Monday, 26 November 2018

The intelligent library - new paper published on AI in academic libraries

Our new paper explores the potential impact of Artificial Intelligence on academic libraries. Innovations such as Siri and the driverless car have brought public attention to the potential of the latest developments in computing power, combining machine learning and big data.

AI brings with it both exciting opportunities and risks to privacy, equality and employment. But until now the implications of AI for academic libraries have been relatively little explored.

Using data from interviews with library directors, library commentators and commentators outside the library world, the new paper, The intelligent library: Thought leaders’ views on the likely impact of artificial intelligence on academic libraries (open-access version available)explores the potential implications of AI for the academic library.

We try to capture how interviewees thought AI would impact on academic libraries and from this reveal eleven issues that will define the paradigm of the "intelligent library".

The implications for staff roles and competencies are discussed. We will be talking more about the implications at the CILIP Briefing "Skills for the future academic library" on the 28th November.

Dr. Andrew Cox & Professor Stephen Pinfield

Tuesday, 20 November 2018

Training librarians for our schools – Dr Briony Birdi

There has been talk in the professional press recently of school librarianship, and the importance of preparing future generations of librarians to work in our school libraries. There can be little doubt as to the importance of library provision in schools, but as concerns mount about the public funding for both education and libraries at large, it easy to see why this is a hot topic.

At the Information School in Sheffield (as at many other library and information departments), we are committed to providing Masters level education for both those working in school libraries and wishing to move into the field after graduating. We currently offer two Masters programmes with an emphasis on librarianship: the MA Librarianship, which is delivered here in Sheffield, and the MA Library and Information Services Management which is a distance learning programme. Both of these programmes include library services for children and young people (in school and public libraries) as elective modules.

More than 10 years ago I developed a ‘Library services for children and young people’ module, which has now become the ‘Public and youth library services’ module, and covers both public and school libraries. Many students taking this module as part of the previously mentioned degree programmes are interested in working in school libraries, and they meet and visit current practitioners from both school libraries and school library services. Also core to our Librarianship programmes are the Information Literacy modules, a key part of which focuses on models and theories of teaching and learning, enabling students to reflect on their development as teachers of information literacy – key skills for a school librarian. All students study a range of modules enabling their development as professionals, as managers, and as experts within their chosen field.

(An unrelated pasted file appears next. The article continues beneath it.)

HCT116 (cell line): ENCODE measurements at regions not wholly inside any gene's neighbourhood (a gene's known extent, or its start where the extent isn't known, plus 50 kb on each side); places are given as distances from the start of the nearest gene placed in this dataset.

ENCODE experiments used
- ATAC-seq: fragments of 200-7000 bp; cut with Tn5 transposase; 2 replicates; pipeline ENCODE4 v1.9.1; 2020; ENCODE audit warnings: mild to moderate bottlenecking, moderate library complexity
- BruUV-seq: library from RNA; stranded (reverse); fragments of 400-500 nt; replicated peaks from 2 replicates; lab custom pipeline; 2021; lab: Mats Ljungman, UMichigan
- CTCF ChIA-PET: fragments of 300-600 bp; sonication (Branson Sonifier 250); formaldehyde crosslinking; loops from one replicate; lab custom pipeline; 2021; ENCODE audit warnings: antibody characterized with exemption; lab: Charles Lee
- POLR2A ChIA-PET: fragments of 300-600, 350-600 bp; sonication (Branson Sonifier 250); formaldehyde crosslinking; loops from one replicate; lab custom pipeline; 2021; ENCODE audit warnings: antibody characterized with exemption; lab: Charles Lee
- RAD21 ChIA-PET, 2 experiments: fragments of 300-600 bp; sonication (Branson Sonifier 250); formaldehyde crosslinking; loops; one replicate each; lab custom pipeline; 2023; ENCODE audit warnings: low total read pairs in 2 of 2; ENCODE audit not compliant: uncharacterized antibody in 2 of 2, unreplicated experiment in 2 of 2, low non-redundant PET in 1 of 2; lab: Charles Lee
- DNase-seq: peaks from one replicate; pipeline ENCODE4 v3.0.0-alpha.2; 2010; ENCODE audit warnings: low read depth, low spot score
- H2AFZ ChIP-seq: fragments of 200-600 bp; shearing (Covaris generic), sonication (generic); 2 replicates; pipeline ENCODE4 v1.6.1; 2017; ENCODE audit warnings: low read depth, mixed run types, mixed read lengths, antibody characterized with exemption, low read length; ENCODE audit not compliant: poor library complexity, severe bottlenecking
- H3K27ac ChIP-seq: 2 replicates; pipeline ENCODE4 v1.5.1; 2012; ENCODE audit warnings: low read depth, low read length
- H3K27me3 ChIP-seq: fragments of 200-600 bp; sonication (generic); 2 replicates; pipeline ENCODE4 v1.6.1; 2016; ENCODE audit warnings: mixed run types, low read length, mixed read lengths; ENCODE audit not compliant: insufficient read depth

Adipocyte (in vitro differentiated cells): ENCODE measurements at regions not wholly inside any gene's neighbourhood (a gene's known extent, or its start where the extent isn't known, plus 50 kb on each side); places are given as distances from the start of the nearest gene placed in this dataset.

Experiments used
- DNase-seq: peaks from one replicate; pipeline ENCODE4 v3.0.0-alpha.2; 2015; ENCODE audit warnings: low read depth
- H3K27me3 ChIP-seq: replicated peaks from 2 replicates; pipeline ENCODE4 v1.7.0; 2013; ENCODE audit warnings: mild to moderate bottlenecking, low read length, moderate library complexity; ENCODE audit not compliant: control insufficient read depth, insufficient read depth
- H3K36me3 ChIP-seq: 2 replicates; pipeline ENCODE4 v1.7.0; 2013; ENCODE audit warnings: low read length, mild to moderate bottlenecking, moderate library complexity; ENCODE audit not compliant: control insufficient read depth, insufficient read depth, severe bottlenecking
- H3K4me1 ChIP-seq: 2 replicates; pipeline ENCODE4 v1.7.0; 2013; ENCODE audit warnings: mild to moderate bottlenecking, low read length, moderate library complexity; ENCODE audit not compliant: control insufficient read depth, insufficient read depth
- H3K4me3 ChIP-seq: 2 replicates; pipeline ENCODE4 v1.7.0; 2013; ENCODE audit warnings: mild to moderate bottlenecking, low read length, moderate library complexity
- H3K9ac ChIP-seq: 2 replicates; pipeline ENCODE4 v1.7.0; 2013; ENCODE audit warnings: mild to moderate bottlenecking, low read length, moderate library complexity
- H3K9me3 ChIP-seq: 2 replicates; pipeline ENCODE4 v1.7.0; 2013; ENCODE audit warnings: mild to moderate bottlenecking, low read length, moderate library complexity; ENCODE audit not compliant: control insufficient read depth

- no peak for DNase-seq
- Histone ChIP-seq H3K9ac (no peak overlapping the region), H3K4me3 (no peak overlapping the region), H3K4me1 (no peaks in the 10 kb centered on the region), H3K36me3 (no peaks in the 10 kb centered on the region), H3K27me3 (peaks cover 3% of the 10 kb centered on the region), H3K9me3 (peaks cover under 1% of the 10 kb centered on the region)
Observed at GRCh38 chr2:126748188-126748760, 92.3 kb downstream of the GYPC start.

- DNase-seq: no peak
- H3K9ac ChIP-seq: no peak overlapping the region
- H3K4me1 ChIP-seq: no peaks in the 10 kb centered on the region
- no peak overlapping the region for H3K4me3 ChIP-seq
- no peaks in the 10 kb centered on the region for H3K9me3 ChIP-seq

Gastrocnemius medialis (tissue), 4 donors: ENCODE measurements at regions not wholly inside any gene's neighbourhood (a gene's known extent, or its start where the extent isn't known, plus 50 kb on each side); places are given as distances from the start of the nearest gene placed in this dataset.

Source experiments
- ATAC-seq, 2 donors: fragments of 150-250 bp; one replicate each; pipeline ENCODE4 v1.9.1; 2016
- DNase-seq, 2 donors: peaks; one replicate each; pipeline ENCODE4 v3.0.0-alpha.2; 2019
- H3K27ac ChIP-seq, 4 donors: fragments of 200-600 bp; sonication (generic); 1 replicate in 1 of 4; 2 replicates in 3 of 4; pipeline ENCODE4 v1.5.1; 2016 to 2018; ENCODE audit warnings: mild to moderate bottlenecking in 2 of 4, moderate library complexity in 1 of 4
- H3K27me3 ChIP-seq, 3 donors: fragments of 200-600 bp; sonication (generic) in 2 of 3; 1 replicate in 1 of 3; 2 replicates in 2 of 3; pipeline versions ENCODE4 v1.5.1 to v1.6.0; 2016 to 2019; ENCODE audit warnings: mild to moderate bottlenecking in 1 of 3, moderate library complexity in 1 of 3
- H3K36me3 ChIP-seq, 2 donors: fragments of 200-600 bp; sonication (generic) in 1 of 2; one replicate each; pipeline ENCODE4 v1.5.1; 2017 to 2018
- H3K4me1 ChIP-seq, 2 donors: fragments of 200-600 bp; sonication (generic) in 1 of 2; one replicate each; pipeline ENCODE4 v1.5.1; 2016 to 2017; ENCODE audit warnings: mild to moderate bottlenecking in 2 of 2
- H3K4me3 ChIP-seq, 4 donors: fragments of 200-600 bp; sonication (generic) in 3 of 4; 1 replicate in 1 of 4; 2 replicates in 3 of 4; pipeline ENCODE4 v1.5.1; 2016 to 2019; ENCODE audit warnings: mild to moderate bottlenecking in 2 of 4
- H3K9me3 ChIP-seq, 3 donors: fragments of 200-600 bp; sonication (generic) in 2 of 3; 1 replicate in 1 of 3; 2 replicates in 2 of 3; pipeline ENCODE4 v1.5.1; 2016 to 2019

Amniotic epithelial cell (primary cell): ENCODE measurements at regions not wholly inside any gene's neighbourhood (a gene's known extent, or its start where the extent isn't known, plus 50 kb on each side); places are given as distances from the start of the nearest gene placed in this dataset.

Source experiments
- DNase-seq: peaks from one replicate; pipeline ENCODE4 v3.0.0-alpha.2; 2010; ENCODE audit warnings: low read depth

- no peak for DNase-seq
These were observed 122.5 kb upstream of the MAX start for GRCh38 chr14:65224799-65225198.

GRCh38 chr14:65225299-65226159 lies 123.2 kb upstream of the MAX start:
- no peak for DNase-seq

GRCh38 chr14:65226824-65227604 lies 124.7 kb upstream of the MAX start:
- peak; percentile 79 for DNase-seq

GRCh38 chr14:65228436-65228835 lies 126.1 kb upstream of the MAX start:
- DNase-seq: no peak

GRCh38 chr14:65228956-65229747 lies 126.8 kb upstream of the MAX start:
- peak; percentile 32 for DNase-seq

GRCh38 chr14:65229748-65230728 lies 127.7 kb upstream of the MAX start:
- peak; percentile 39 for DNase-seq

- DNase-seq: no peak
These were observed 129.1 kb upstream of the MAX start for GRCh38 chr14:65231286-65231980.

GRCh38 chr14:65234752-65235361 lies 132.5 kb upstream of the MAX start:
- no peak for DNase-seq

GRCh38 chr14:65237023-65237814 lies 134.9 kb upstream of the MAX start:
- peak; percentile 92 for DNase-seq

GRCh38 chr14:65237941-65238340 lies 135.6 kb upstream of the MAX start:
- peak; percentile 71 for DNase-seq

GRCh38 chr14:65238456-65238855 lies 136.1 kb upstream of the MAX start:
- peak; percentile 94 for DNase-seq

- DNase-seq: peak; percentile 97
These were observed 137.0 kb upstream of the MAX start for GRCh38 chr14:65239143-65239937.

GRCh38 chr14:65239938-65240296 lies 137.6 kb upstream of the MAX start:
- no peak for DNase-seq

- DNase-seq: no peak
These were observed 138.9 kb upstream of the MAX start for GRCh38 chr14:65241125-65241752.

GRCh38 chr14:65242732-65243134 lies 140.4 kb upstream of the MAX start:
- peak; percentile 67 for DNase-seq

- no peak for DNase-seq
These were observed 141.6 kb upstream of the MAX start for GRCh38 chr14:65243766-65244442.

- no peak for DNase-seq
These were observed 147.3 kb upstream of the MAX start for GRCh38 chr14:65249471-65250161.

Over the years we have worked in regular partnership with school library staff, networks and professional organisations in developing teaching content and research projects, and each year a good proportion of our students complete Masters dissertations based in both primary and secondary school libraries. Topics investigated within the past 3 years have included the provision of primary school libraries, the promotion of reading in secondary school libraries, the provision of school library services for EAL pupils, the decline of professional librarianship in English state-funded secondary schools – just a few examples of the innovative work our students are undertaking.

At the Information School, we believe in the future of libraries and continue to give our students practice-informed, research-led teaching, to provide our libraries with skilled professionals who can further the library and information services field in the future – and, of course, in many ways this starts with schools.

Dr. Briony Birdi
Senior Lecturer in Librarianship, Information School, University of Sheffield

If you are interested in becoming a school librarian, why not take a look at one of our courses below?

Librarianship: https://www.sheffield.ac.uk/is/pgt/courses/lib
Library and Information Services Management: https://www.sheffield.ac.uk/is/pgt/courses/lism
All our programmes: https://www.sheffield.ac.uk/is/pgt/courses

Tuesday, 13 November 2018

Dr Paul Reilly published in Journalism

Senior Lecturer Dr Paul Reilly has had an article co-authored with Bournemouth University colleagues Anastasia Veneti and Darren Lilleker published in Journalism.

The article entitled ‘Photographing the Battlefield: the role of ideology in photojournalist practices during the anti-austerity protests in Greece’ can be accessed here.